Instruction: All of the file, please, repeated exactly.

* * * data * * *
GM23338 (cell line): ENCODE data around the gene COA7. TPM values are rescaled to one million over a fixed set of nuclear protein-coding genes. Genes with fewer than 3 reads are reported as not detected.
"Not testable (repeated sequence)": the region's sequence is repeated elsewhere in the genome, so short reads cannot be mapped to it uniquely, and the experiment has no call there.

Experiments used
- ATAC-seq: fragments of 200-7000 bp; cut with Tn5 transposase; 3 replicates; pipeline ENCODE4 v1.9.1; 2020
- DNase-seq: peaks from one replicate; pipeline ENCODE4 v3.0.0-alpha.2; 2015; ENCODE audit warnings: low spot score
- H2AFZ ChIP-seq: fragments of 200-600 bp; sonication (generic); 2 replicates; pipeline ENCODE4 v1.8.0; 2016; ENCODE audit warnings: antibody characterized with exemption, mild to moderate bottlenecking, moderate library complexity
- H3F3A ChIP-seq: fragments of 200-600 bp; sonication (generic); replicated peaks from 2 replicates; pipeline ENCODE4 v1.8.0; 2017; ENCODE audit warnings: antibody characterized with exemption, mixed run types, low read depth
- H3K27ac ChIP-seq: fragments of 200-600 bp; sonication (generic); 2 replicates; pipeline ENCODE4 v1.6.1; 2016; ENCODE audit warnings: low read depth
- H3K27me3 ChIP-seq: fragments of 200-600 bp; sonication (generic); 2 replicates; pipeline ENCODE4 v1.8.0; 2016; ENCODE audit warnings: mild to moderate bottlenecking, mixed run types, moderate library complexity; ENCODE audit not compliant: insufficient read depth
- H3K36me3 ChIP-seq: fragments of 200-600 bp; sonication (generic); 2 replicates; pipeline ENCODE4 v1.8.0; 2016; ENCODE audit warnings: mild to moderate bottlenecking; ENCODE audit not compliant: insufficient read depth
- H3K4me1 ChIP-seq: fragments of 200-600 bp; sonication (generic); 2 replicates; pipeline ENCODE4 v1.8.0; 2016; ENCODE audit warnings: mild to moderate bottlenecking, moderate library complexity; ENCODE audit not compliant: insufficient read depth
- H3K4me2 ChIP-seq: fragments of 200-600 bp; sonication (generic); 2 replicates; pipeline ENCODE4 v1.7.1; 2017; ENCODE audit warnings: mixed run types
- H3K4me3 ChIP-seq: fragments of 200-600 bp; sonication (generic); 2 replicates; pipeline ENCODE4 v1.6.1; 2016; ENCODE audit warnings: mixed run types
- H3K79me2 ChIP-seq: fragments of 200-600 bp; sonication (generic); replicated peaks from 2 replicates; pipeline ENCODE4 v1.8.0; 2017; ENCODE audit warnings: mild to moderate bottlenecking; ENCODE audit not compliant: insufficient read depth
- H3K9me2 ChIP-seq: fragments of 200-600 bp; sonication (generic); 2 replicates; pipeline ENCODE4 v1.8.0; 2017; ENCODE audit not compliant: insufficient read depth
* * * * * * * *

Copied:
GM23338 (cell line): ENCODE data around the gene COA7. TPM values are rescaled to one million over a fixed set of nuclear protein-coding genes. Genes with fewer than 3 reads are reported as not detected.
"Not testable (repeated sequence)": the region's sequence is repeated elsewhere in the genome, so short reads cannot be mapped to it uniquely, and the experiment has no call there.

Experiments used
- ATAC-seq: fragments of 200-7000 bp; cut with Tn5 transposase; 3 replicates; pipeline ENCODE4 v1.9.1; 2020
- DNase-seq: peaks from one replicate; pipeline ENCODE4 v3.0.0-alpha.2; 2015; ENCODE audit warnings: low spot score
- H2AFZ ChIP-seq: fragments of 200-600 bp; sonication (generic); 2 replicates; pipeline ENCODE4 v1.8.0; 2016; ENCODE audit warnings: antibody characterized with exemption, mild to moderate bottlenecking, moderate library complexity
- H3F3A ChIP-seq: fragments of 200-600 bp; sonication (generic); replicated peaks from 2 replicates; pipeline ENCODE4 v1.8.0; 2017; ENCODE audit warnings: antibody characterized with exemption, mixed run types, low read depth
- H3K27ac ChIP-seq: fragments of 200-600 bp; sonication (generic); 2 replicates; pipeline ENCODE4 v1.6.1; 2016; ENCODE audit warnings: low read depth
- H3K27me3 ChIP-seq: fragments of 200-600 bp; sonication (generic); 2 replicates; pipeline ENCODE4 v1.8.0; 2016; ENCODE audit warnings: mild to moderate bottlenecking, mixed run types, moderate library complexity; ENCODE audit not compliant: insufficient read depth
- H3K36me3 ChIP-seq: fragments of 200-600 bp; sonication (generic); 2 replicates; pipeline ENCODE4 v1.8.0; 2016; ENCODE audit warnings: mild to moderate bottlenecking; ENCODE audit not compliant: insufficient read depth
- H3K4me1 ChIP-seq: fragments of 200-600 bp; sonication (generic); 2 replicates; pipeline ENCODE4 v1.8.0; 2016; ENCODE audit warnings: mild to moderate bottlenecking, moderate library complexity; ENCODE audit not compliant: insufficient read depth
- H3K4me2 ChIP-seq: fragments of 200-600 bp; sonication (generic); 2 replicates; pipeline ENCODE4 v1.7.1; 2017; ENCODE audit warnings: mixed run types
- H3K4me3 ChIP-seq: fragments of 200-600 bp; sonication (generic); 2 replicates; pipeline ENCODE4 v1.6.1; 2016; ENCODE audit warnings: mixed run types
- H3K79me2 ChIP-seq: fragments of 200-600 bp; sonication (generic); replicated peaks from 2 replicates; pipeline ENCODE4 v1.8.0; 2017; ENCODE audit warnings: mild to moderate bottlenecking; ENCODE audit not compliant: insufficient read depth
- H3K9me2 ChIP-seq: fragments of 200-600 bp; sonication (generic); 2 replicates; pipeline ENCODE4 v1.8.0; 2017; ENCODE audit not compliant: insufficient read depth